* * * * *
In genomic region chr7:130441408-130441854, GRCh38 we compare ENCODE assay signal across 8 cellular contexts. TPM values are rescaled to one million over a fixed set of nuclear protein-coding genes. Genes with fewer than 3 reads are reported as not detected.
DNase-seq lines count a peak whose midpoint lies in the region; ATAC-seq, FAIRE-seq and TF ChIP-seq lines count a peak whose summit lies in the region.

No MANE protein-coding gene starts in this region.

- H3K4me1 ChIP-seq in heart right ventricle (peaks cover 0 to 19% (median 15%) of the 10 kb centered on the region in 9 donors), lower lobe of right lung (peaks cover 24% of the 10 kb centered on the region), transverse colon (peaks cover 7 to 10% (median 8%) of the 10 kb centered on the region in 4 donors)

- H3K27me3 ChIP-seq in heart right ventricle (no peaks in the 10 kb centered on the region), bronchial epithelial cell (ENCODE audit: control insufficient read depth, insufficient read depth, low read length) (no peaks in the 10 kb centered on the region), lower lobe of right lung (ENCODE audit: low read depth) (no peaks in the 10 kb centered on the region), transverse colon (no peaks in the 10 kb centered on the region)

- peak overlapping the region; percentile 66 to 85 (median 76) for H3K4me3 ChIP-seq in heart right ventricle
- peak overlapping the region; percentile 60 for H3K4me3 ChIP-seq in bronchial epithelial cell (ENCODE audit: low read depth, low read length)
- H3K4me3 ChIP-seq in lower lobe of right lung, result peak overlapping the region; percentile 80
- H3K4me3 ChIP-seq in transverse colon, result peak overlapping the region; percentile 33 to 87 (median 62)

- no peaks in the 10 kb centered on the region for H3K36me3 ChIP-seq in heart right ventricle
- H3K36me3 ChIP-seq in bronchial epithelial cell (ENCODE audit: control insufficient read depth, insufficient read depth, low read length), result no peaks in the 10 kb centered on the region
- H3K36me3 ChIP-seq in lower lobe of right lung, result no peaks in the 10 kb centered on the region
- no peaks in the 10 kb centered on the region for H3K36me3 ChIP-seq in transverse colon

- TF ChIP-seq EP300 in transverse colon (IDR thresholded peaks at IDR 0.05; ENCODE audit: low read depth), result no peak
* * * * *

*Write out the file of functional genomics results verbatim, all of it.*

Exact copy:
In genomic region chr7:130441408-130441854, GRCh38 we compare ENCODE assay signal across 8 cellular contexts. TPM values are rescaled to one million over a fixed set of nuclear protein-coding genes. Genes with fewer than 3 reads are reported as not detected.
DNase-seq lines count a peak whose midpoint lies in the region; ATAC-seq, FAIRE-seq and TF ChIP-seq lines count a peak whose summit lies in the region.

No MANE protein-coding gene starts in this region.

- H3K4me1 ChIP-seq in heart right ventricle (peaks cover 0 to 19% (median 15%) of the 10 kb centered on the region in 9 donors), lower lobe of right lung (peaks cover 24% of the 10 kb centered on the region), transverse colon (peaks cover 7 to 10% (median 8%) of the 10 kb centered on the region in 4 donors)

- H3K27me3 ChIP-seq in heart right ventricle (no peaks in the 10 kb centered on the region), bronchial epithelial cell (ENCODE audit: control insufficient read depth, insufficient read depth, low read length) (no peaks in the 10 kb centered on the region), lower lobe of right lung (ENCODE audit: low read depth) (no peaks in the 10 kb centered on the region), transverse colon (no peaks in the 10 kb centered on the region)

- peak overlapping the region; percentile 66 to 85 (median 76) for H3K4me3 ChIP-seq in heart right ventricle
- peak overlapping the region; percentile 60 for H3K4me3 ChIP-seq in bronchial epithelial cell (ENCODE audit: low read depth, low read length)
- H3K4me3 ChIP-seq in lower lobe of right lung, result peak overlapping the region; percentile 80
- H3K4me3 ChIP-seq in transverse colon, result peak overlapping the region; percentile 33 to 87 (median 62)

- no peaks in the 10 kb centered on the region for H3K36me3 ChIP-seq in heart right ventricle
- H3K36me3 ChIP-seq in bronchial epithelial cell (ENCODE audit: control insufficient read depth, insufficient read depth, low read length), result no peaks in the 10 kb centered on the region
- H3K36me3 ChIP-seq in lower lobe of right lung, result no peaks in the 10 kb centered on the region
- no peaks in the 10 kb centered on the region for H3K36me3 ChIP-seq in transverse colon

- TF ChIP-seq EP300 in transverse colon (IDR thresholded peaks at IDR 0.05; ENCODE audit: low read depth), result no peak